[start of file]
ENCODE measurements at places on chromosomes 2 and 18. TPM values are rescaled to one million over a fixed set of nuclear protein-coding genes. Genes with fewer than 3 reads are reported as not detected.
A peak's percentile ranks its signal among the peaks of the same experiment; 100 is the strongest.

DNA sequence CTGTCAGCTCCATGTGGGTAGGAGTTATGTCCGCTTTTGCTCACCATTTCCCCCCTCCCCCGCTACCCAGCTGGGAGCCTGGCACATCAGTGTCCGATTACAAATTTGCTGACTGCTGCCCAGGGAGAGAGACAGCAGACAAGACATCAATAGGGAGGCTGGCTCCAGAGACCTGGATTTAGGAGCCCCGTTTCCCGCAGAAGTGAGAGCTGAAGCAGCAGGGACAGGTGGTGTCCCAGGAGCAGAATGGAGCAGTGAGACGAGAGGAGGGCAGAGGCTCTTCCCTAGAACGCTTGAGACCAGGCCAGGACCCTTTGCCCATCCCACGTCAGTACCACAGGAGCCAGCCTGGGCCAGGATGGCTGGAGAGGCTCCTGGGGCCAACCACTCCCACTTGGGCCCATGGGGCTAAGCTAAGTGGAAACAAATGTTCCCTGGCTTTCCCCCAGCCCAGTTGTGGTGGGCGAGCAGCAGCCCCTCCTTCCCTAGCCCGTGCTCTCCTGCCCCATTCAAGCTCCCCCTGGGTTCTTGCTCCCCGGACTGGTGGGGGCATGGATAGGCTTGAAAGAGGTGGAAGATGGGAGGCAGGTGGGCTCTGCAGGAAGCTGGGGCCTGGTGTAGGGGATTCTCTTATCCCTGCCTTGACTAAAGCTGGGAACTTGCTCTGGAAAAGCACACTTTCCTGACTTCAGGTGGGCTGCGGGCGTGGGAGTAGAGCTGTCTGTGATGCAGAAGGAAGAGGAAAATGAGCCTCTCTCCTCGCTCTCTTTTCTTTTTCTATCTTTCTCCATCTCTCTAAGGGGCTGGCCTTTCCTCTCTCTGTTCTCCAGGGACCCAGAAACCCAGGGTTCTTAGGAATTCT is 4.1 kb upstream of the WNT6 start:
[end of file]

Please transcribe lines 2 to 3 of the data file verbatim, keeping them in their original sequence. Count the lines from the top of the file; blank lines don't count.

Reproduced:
A peak's percentile ranks its signal among the peaks of the same experiment; 100 is the strongest.

DNA sequence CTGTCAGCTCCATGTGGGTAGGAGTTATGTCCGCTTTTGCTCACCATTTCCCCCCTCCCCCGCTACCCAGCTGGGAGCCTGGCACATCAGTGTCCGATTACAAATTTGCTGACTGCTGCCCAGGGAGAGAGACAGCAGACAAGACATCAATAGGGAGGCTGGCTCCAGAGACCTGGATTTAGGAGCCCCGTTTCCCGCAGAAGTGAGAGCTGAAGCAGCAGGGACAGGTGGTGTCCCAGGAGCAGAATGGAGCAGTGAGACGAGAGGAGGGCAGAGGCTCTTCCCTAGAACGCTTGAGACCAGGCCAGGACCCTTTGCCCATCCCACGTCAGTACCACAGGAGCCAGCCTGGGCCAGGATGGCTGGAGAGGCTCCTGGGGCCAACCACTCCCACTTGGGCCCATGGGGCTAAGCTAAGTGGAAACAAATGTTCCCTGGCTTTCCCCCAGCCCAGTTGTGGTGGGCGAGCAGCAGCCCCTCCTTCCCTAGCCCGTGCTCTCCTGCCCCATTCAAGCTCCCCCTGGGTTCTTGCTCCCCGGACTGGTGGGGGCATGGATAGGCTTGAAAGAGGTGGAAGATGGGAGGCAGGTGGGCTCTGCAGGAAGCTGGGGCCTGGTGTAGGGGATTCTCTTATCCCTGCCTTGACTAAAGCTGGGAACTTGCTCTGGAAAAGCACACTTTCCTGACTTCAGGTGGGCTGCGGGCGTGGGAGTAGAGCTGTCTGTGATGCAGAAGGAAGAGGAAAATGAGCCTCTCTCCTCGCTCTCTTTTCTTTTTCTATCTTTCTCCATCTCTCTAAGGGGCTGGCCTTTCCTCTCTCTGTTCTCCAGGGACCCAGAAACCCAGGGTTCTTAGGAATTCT is 4.1 kb upstream of the WNT6 start: